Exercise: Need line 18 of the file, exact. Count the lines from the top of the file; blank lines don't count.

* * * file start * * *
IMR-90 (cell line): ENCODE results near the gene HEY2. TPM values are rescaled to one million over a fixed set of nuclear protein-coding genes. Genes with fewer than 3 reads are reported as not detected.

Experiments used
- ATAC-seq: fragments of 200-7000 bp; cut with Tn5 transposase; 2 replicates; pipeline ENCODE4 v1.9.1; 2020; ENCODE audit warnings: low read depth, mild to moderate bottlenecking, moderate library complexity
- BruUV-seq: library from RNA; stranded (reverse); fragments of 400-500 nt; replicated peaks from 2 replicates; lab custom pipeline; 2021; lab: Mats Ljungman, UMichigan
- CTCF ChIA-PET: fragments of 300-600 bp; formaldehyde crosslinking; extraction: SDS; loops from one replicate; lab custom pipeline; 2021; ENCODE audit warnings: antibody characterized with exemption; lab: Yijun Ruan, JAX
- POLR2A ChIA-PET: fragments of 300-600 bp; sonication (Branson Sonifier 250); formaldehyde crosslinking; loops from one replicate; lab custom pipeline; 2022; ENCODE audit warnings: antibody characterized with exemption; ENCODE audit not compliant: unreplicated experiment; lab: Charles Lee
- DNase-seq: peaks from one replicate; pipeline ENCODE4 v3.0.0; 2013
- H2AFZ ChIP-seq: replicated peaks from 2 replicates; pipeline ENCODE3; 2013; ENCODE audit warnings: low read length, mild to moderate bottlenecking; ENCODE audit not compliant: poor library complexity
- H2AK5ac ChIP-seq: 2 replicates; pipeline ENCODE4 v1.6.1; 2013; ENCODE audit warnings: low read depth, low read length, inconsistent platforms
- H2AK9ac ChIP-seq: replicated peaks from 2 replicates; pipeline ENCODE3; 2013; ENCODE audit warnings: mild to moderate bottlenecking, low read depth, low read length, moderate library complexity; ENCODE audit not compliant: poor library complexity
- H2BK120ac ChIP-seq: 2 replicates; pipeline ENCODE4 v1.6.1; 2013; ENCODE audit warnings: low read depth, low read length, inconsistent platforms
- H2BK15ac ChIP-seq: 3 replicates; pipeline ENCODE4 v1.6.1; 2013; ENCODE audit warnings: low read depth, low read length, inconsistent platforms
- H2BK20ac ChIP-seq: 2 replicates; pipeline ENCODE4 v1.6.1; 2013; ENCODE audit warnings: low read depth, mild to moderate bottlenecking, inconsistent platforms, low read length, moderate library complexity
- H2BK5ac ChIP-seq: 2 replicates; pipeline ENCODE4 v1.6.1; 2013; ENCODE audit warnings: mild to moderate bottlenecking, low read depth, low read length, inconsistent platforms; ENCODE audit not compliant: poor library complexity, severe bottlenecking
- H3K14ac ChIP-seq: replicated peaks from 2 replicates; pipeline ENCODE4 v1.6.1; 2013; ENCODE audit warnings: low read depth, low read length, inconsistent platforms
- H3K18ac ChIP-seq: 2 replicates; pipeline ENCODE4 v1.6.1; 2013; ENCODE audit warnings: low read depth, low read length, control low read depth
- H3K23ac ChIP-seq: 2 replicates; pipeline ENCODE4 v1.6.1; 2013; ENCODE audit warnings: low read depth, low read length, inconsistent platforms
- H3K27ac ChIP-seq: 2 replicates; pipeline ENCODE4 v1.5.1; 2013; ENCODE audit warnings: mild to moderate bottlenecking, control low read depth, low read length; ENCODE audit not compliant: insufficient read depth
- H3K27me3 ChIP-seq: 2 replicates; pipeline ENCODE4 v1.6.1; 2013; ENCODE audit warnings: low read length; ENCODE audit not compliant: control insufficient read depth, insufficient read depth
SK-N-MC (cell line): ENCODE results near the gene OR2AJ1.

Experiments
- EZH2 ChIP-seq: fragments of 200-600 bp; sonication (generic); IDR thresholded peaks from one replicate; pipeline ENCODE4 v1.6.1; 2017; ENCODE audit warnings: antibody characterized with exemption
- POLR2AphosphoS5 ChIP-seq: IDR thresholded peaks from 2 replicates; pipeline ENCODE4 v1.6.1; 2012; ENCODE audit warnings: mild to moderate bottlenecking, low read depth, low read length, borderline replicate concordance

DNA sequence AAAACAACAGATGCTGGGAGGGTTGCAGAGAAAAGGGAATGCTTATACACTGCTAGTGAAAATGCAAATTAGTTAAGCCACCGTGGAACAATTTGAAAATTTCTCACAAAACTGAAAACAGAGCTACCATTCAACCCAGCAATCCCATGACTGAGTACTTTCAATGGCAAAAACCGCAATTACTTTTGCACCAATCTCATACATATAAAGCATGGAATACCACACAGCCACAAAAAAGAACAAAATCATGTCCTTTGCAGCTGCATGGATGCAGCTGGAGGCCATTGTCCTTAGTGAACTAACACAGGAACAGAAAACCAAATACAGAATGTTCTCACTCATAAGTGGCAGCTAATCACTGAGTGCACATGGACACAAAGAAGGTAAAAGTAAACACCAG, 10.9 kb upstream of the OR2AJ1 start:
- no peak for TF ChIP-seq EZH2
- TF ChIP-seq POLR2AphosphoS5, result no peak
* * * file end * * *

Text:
- H3K27ac ChIP-seq: 2 replicates; pipeline ENCODE4 v1.5.1; 2013; ENCODE audit warnings: mild to moderate bottlenecking, control low read depth, low read length; ENCODE audit not compliant: insufficient read depth